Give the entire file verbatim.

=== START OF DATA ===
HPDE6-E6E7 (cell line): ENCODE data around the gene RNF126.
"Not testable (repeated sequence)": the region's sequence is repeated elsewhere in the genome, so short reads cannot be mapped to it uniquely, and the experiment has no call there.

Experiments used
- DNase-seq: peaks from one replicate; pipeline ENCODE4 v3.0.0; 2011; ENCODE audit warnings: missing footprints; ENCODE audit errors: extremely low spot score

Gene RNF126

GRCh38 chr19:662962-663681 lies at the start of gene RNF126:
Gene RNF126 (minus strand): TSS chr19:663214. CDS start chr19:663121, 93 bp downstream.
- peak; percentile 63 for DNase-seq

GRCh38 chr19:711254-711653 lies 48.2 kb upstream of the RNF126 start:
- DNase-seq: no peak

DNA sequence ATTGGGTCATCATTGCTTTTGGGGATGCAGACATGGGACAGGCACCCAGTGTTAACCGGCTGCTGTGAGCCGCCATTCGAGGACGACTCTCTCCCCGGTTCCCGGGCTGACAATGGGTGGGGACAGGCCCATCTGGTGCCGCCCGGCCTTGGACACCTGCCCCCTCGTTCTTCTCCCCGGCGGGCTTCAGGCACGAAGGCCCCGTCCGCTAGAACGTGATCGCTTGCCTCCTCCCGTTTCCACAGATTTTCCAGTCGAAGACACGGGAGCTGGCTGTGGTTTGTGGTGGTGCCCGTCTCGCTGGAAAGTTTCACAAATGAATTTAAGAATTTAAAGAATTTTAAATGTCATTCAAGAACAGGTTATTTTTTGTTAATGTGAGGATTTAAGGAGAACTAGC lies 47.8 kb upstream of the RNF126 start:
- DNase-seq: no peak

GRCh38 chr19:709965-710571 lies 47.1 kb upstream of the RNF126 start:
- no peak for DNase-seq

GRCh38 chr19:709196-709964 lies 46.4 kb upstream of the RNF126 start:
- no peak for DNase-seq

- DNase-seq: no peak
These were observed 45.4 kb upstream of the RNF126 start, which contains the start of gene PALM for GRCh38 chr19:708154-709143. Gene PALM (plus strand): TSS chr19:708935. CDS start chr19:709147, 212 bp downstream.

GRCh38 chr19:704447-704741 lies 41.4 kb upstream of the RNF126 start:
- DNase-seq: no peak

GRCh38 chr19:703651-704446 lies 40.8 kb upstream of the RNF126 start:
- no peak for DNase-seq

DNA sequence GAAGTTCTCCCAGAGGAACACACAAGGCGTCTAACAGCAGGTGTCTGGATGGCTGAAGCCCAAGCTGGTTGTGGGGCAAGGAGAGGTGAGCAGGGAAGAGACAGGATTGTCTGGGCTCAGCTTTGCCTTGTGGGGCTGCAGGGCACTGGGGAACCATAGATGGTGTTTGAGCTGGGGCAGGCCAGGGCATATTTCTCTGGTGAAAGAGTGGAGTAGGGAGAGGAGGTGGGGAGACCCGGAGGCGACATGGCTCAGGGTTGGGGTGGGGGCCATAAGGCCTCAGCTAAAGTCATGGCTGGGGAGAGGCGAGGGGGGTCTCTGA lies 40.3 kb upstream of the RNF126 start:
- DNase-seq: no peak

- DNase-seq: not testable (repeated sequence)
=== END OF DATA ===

HPDE6-E6E7 (cell line): ENCODE data around the gene RNF126.
"Not testable (repeated sequence)": the region's sequence is repeated elsewhere in the genome, so short reads cannot be mapped to it uniquely, and the experiment has no call there.

Experiments used
- DNase-seq: peaks from one replicate; pipeline ENCODE4 v3.0.0; 2011; ENCODE audit warnings: missing footprints; ENCODE audit errors: extremely low spot score

Gene RNF126

GRCh38 chr19:662962-663681 lies at the start of gene RNF126:
Gene RNF126 (minus strand): TSS chr19:663214. CDS start chr19:663121, 93 bp downstream.
- peak; percentile 63 for DNase-seq

GRCh38 chr19:711254-711653 lies 48.2 kb upstream of the RNF126 start:
- DNase-seq: no peak

DNA sequence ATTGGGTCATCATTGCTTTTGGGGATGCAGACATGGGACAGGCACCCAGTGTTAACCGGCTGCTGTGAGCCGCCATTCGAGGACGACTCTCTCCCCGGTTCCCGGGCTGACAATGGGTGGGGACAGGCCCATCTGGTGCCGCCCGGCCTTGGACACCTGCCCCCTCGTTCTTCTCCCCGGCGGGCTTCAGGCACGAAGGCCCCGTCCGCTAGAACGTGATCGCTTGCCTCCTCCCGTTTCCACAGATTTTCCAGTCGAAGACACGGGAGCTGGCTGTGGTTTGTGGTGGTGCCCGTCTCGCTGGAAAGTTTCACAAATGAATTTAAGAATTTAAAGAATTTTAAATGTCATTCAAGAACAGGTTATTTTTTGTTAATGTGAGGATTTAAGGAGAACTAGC lies 47.8 kb upstream of the RNF126 start:
- DNase-seq: no peak

GRCh38 chr19:709965-710571 lies 47.1 kb upstream of the RNF126 start:
- no peak for DNase-seq

GRCh38 chr19:709196-709964 lies 46.4 kb upstream of the RNF126 start:
- no peak for DNase-seq

- DNase-seq: no peak
These were observed 45.4 kb upstream of the RNF126 start, which contains the start of gene PALM for GRCh38 chr19:708154-709143. Gene PALM (plus strand): TSS chr19:708935. CDS start chr19:709147, 212 bp downstream.

GRCh38 chr19:704447-704741 lies 41.4 kb upstream of the RNF126 start:
- DNase-seq: no peak

GRCh38 chr19:703651-704446 lies 40.8 kb upstream of the RNF126 start:
- no peak for DNase-seq

DNA sequence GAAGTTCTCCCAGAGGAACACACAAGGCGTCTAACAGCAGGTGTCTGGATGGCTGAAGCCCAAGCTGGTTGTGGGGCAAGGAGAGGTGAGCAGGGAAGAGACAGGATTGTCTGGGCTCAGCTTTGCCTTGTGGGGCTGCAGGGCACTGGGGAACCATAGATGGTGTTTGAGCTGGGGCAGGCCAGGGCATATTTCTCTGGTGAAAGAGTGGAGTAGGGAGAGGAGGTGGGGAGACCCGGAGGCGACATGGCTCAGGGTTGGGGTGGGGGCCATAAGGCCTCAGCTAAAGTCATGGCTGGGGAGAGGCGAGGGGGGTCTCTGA lies 40.3 kb upstream of the RNF126 start:
- DNase-seq: no peak

- DNase-seq: not testable (repeated sequence)